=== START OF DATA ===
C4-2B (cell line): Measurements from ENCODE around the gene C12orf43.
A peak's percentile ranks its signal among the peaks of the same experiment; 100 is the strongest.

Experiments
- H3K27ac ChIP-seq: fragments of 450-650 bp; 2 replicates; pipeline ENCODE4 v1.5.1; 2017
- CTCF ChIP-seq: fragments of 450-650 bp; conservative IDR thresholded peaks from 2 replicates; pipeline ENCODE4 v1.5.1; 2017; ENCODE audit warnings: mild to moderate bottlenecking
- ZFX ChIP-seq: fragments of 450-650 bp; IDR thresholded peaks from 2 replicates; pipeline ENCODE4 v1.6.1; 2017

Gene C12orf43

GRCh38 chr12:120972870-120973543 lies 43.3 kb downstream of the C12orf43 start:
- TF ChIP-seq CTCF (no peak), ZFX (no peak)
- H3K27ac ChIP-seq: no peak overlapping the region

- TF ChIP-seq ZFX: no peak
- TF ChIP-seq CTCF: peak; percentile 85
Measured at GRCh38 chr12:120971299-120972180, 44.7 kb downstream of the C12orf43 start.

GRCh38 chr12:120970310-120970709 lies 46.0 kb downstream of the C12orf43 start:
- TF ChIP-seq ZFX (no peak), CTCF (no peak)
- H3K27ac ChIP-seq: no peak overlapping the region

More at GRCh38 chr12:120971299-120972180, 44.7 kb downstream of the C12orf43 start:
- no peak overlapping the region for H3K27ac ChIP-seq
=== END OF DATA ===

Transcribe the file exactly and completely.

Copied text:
C4-2B (cell line): Measurements from ENCODE around the gene C12orf43.
A peak's percentile ranks its signal among the peaks of the same experiment; 100 is the strongest.

Experiments
- H3K27ac ChIP-seq: fragments of 450-650 bp; 2 replicates; pipeline ENCODE4 v1.5.1; 2017
- CTCF ChIP-seq: fragments of 450-650 bp; conservative IDR thresholded peaks from 2 replicates; pipeline ENCODE4 v1.5.1; 2017; ENCODE audit warnings: mild to moderate bottlenecking
- ZFX ChIP-seq: fragments of 450-650 bp; IDR thresholded peaks from 2 replicates; pipeline ENCODE4 v1.6.1; 2017

Gene C12orf43

GRCh38 chr12:120972870-120973543 lies 43.3 kb downstream of the C12orf43 start:
- TF ChIP-seq CTCF (no peak), ZFX (no peak)
- H3K27ac ChIP-seq: no peak overlapping the region

- TF ChIP-seq ZFX: no peak
- TF ChIP-seq CTCF: peak; percentile 85
Measured at GRCh38 chr12:120971299-120972180, 44.7 kb downstream of the C12orf43 start.

GRCh38 chr12:120970310-120970709 lies 46.0 kb downstream of the C12orf43 start:
- TF ChIP-seq ZFX (no peak), CTCF (no peak)
- H3K27ac ChIP-seq: no peak overlapping the region

More at GRCh38 chr12:120971299-120972180, 44.7 kb downstream of the C12orf43 start:
- no peak overlapping the region for H3K27ac ChIP-seq